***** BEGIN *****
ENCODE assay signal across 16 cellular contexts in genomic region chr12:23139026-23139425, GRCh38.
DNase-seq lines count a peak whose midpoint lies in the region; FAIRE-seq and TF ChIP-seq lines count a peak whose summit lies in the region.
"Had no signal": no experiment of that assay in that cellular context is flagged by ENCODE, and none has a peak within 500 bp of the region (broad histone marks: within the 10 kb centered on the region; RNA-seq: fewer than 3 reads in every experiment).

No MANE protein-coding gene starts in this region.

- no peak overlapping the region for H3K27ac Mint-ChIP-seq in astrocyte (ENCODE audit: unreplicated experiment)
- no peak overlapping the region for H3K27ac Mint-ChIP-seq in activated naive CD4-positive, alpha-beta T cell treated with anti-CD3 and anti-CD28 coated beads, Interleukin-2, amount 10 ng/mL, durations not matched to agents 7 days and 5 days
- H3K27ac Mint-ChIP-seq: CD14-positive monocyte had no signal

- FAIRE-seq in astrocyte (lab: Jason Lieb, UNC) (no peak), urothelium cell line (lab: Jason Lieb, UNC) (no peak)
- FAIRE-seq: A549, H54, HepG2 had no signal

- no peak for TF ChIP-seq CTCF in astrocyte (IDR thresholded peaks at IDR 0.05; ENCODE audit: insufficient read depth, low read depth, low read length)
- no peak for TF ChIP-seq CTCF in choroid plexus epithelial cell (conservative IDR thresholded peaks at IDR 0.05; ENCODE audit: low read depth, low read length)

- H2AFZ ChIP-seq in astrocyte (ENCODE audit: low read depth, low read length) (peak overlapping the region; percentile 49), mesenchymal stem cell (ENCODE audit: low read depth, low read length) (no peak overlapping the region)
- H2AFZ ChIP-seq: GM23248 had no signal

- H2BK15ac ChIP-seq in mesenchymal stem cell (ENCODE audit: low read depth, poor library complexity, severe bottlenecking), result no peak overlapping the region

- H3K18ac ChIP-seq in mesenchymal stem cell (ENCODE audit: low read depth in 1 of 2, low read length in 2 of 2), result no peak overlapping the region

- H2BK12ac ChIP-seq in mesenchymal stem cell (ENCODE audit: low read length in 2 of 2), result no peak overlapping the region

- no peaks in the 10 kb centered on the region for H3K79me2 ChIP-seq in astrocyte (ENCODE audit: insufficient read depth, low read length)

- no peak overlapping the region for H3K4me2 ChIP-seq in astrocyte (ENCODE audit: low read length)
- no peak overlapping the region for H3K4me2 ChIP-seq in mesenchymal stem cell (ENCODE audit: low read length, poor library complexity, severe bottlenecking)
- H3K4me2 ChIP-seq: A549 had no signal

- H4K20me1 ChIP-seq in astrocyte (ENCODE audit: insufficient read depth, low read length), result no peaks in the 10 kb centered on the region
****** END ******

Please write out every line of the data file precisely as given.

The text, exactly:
ENCODE assay signal across 16 cellular contexts in genomic region chr12:23139026-23139425, GRCh38.
DNase-seq lines count a peak whose midpoint lies in the region; FAIRE-seq and TF ChIP-seq lines count a peak whose summit lies in the region.
"Had no signal": no experiment of that assay in that cellular context is flagged by ENCODE, and none has a peak within 500 bp of the region (broad histone marks: within the 10 kb centered on the region; RNA-seq: fewer than 3 reads in every experiment).

No MANE protein-coding gene starts in this region.

- no peak overlapping the region for H3K27ac Mint-ChIP-seq in astrocyte (ENCODE audit: unreplicated experiment)
- no peak overlapping the region for H3K27ac Mint-ChIP-seq in activated naive CD4-positive, alpha-beta T cell treated with anti-CD3 and anti-CD28 coated beads, Interleukin-2, amount 10 ng/mL, durations not matched to agents 7 days and 5 days
- H3K27ac Mint-ChIP-seq: CD14-positive monocyte had no signal

- FAIRE-seq in astrocyte (lab: Jason Lieb, UNC) (no peak), urothelium cell line (lab: Jason Lieb, UNC) (no peak)
- FAIRE-seq: A549, H54, HepG2 had no signal

- no peak for TF ChIP-seq CTCF in astrocyte (IDR thresholded peaks at IDR 0.05; ENCODE audit: insufficient read depth, low read depth, low read length)
- no peak for TF ChIP-seq CTCF in choroid plexus epithelial cell (conservative IDR thresholded peaks at IDR 0.05; ENCODE audit: low read depth, low read length)

- H2AFZ ChIP-seq in astrocyte (ENCODE audit: low read depth, low read length) (peak overlapping the region; percentile 49), mesenchymal stem cell (ENCODE audit: low read depth, low read length) (no peak overlapping the region)
- H2AFZ ChIP-seq: GM23248 had no signal

- H2BK15ac ChIP-seq in mesenchymal stem cell (ENCODE audit: low read depth, poor library complexity, severe bottlenecking), result no peak overlapping the region

- H3K18ac ChIP-seq in mesenchymal stem cell (ENCODE audit: low read depth in 1 of 2, low read length in 2 of 2), result no peak overlapping the region

- H2BK12ac ChIP-seq in mesenchymal stem cell (ENCODE audit: low read length in 2 of 2), result no peak overlapping the region

- no peaks in the 10 kb centered on the region for H3K79me2 ChIP-seq in astrocyte (ENCODE audit: insufficient read depth, low read length)

- no peak overlapping the region for H3K4me2 ChIP-seq in astrocyte (ENCODE audit: low read length)
- no peak overlapping the region for H3K4me2 ChIP-seq in mesenchymal stem cell (ENCODE audit: low read length, poor library complexity, severe bottlenecking)
- H3K4me2 ChIP-seq: A549 had no signal

- H4K20me1 ChIP-seq in astrocyte (ENCODE audit: insufficient read depth, low read length), result no peaks in the 10 kb centered on the region